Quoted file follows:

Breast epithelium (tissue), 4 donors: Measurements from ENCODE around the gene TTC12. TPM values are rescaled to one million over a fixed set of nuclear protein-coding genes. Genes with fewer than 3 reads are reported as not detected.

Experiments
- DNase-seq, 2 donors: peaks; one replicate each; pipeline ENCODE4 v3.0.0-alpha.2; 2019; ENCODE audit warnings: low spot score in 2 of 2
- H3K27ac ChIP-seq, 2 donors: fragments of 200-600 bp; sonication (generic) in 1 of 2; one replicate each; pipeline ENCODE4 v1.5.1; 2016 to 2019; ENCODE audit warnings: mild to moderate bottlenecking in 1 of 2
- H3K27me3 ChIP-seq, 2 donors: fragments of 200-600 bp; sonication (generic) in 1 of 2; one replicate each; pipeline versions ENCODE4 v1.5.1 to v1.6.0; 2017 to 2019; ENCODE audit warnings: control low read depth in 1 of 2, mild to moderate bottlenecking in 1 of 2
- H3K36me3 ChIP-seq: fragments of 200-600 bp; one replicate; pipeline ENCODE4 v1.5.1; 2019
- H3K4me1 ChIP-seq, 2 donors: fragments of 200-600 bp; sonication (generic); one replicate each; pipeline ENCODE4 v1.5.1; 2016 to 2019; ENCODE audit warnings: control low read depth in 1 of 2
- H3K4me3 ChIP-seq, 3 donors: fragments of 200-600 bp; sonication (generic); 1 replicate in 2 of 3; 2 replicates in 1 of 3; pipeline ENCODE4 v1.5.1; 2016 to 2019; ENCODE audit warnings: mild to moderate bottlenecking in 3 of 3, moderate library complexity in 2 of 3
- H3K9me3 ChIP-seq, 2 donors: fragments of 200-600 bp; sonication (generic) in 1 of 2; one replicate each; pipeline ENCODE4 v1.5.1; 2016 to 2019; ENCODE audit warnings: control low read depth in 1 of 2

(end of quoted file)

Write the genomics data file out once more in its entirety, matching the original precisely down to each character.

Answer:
Breast epithelium (tissue), 4 donors: Measurements from ENCODE around the gene TTC12. TPM values are rescaled to one million over a fixed set of nuclear protein-coding genes. Genes with fewer than 3 reads are reported as not detected.

Experiments
- DNase-seq, 2 donors: peaks; one replicate each; pipeline ENCODE4 v3.0.0-alpha.2; 2019; ENCODE audit warnings: low spot score in 2 of 2
- H3K27ac ChIP-seq, 2 donors: fragments of 200-600 bp; sonication (generic) in 1 of 2; one replicate each; pipeline ENCODE4 v1.5.1; 2016 to 2019; ENCODE audit warnings: mild to moderate bottlenecking in 1 of 2
- H3K27me3 ChIP-seq, 2 donors: fragments of 200-600 bp; sonication (generic) in 1 of 2; one replicate each; pipeline versions ENCODE4 v1.5.1 to v1.6.0; 2017 to 2019; ENCODE audit warnings: control low read depth in 1 of 2, mild to moderate bottlenecking in 1 of 2
- H3K36me3 ChIP-seq: fragments of 200-600 bp; one replicate; pipeline ENCODE4 v1.5.1; 2019
- H3K4me1 ChIP-seq, 2 donors: fragments of 200-600 bp; sonication (generic); one replicate each; pipeline ENCODE4 v1.5.1; 2016 to 2019; ENCODE audit warnings: control low read depth in 1 of 2
- H3K4me3 ChIP-seq, 3 donors: fragments of 200-600 bp; sonication (generic); 1 replicate in 2 of 3; 2 replicates in 1 of 3; pipeline ENCODE4 v1.5.1; 2016 to 2019; ENCODE audit warnings: mild to moderate bottlenecking in 3 of 3, moderate library complexity in 2 of 3
- H3K9me3 ChIP-seq, 2 donors: fragments of 200-600 bp; sonication (generic) in 1 of 2; one replicate each; pipeline ENCODE4 v1.5.1; 2016 to 2019; ENCODE audit warnings: control low read depth in 1 of 2